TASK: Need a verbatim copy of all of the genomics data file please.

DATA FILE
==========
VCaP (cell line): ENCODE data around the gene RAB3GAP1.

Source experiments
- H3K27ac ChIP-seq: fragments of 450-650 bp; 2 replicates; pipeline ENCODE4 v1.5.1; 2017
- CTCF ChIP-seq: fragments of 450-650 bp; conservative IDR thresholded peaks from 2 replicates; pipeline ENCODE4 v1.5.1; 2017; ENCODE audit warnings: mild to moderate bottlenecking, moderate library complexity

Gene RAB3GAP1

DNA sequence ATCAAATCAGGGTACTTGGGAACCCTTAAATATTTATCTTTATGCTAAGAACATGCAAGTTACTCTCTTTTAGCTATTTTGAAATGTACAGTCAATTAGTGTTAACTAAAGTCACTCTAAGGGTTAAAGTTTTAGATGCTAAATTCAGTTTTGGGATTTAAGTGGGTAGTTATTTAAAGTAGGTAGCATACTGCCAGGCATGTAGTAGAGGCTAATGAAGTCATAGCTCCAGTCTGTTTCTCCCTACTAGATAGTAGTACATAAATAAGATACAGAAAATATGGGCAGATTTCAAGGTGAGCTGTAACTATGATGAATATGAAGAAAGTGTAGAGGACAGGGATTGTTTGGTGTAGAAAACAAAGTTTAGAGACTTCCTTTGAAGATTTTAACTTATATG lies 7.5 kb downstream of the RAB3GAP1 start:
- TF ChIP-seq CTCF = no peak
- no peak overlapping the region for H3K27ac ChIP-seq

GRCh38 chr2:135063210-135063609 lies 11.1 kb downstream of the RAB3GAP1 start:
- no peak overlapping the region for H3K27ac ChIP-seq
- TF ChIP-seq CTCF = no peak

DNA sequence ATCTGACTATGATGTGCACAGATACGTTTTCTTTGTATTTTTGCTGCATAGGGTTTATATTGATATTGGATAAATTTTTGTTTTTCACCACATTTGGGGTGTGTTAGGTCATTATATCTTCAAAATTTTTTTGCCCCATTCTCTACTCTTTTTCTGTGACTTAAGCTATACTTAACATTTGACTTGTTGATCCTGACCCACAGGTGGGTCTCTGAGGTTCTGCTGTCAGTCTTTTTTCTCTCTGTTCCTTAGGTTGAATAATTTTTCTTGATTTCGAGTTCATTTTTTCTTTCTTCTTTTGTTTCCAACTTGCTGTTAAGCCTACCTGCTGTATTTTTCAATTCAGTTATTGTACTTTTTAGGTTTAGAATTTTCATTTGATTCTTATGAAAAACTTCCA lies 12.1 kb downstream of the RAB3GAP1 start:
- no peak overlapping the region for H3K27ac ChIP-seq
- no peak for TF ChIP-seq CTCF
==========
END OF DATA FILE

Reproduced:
VCaP (cell line): ENCODE data around the gene RAB3GAP1.

Source experiments
- H3K27ac ChIP-seq: fragments of 450-650 bp; 2 replicates; pipeline ENCODE4 v1.5.1; 2017
- CTCF ChIP-seq: fragments of 450-650 bp; conservative IDR thresholded peaks from 2 replicates; pipeline ENCODE4 v1.5.1; 2017; ENCODE audit warnings: mild to moderate bottlenecking, moderate library complexity

Gene RAB3GAP1

DNA sequence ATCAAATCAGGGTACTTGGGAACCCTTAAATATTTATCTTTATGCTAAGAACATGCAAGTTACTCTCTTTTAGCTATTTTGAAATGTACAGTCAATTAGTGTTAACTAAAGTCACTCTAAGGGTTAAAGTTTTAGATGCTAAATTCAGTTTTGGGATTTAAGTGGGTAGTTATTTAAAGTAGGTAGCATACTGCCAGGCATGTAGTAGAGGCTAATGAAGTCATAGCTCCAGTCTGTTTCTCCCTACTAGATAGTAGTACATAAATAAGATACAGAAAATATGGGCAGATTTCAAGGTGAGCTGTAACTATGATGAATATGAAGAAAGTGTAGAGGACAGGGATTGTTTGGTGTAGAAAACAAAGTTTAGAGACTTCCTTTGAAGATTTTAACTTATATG lies 7.5 kb downstream of the RAB3GAP1 start:
- TF ChIP-seq CTCF = no peak
- no peak overlapping the region for H3K27ac ChIP-seq

GRCh38 chr2:135063210-135063609 lies 11.1 kb downstream of the RAB3GAP1 start:
- no peak overlapping the region for H3K27ac ChIP-seq
- TF ChIP-seq CTCF = no peak

DNA sequence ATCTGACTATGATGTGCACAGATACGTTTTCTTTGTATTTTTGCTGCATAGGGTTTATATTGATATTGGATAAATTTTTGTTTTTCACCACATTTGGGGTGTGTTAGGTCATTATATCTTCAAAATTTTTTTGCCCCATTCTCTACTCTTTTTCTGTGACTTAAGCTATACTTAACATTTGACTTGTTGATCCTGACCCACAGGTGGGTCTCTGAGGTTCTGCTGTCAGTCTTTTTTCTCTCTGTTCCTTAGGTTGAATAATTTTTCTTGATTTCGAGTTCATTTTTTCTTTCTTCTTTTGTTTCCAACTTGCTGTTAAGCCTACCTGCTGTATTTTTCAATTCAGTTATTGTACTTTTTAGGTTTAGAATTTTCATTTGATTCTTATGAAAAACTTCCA lies 12.1 kb downstream of the RAB3GAP1 start:
- no peak overlapping the region for H3K27ac ChIP-seq
- no peak for TF ChIP-seq CTCF